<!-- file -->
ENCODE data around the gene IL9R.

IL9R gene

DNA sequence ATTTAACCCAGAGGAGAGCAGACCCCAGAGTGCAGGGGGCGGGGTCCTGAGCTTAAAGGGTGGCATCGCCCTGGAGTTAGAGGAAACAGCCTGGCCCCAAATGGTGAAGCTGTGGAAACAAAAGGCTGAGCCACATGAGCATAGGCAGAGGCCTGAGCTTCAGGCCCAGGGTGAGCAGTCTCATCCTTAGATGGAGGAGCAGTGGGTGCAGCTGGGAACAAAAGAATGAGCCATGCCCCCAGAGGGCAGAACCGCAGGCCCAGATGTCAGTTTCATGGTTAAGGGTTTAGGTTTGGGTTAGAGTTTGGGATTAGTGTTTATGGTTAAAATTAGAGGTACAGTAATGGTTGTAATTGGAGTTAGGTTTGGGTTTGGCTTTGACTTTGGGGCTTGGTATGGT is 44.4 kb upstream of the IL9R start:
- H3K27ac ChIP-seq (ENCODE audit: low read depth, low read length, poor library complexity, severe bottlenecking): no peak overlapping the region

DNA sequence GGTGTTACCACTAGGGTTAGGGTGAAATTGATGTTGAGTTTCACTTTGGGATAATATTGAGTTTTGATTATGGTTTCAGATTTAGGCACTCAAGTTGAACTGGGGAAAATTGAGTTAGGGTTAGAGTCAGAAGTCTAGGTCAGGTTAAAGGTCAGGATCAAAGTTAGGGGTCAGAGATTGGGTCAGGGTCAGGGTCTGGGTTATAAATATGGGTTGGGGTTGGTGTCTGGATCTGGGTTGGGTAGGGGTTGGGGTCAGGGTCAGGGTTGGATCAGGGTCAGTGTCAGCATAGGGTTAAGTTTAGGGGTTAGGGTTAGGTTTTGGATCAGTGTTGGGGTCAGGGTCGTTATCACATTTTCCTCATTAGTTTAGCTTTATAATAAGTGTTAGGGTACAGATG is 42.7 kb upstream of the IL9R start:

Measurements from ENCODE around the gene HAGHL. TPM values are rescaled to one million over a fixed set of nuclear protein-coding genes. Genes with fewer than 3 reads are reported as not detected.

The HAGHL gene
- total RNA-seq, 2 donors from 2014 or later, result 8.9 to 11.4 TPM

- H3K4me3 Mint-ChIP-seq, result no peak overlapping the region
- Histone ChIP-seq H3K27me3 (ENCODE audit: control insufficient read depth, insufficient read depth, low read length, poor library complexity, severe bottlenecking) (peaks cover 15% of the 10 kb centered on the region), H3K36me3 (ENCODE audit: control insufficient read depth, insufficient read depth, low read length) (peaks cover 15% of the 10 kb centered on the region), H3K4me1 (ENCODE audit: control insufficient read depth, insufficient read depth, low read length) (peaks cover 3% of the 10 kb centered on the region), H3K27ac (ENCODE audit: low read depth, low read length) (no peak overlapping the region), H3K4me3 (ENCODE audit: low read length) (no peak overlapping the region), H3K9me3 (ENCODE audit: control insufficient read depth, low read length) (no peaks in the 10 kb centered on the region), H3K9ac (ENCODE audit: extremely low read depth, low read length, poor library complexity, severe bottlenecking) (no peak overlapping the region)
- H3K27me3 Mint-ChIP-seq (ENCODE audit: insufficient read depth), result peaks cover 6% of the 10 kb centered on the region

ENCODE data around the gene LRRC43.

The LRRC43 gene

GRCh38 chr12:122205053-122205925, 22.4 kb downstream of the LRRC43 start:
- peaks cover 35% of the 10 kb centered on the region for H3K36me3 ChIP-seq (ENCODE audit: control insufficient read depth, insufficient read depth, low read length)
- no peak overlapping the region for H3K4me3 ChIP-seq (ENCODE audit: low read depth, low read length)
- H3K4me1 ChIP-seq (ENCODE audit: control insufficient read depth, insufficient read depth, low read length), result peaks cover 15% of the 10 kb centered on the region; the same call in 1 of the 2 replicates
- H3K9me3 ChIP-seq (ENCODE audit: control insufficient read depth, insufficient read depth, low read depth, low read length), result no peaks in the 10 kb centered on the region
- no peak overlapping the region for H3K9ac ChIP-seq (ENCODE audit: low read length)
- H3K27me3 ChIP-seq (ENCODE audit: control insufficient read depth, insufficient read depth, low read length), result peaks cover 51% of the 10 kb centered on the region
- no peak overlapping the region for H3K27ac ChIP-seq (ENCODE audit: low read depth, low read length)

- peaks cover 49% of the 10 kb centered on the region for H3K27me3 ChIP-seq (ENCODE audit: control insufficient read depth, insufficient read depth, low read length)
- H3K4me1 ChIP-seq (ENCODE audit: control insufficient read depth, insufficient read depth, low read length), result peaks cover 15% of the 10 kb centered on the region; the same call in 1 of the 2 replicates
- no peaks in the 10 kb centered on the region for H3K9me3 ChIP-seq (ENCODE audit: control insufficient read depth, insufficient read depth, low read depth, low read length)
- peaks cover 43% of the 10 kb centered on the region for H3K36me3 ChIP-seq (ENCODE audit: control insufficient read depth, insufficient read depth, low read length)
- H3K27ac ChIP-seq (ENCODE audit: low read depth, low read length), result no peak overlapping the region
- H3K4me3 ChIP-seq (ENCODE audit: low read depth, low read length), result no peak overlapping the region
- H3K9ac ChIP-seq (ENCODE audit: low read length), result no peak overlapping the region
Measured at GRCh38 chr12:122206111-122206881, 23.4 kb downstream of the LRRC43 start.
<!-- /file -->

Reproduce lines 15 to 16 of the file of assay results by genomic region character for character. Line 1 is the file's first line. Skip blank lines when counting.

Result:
- peaks cover 35% of the 10 kb centered on the region for H3K36me3 ChIP-seq (ENCODE audit: control insufficient read depth, insufficient read depth, low read length)
- no peak overlapping the region for H3K4me3 ChIP-seq (ENCODE audit: low read depth, low read length)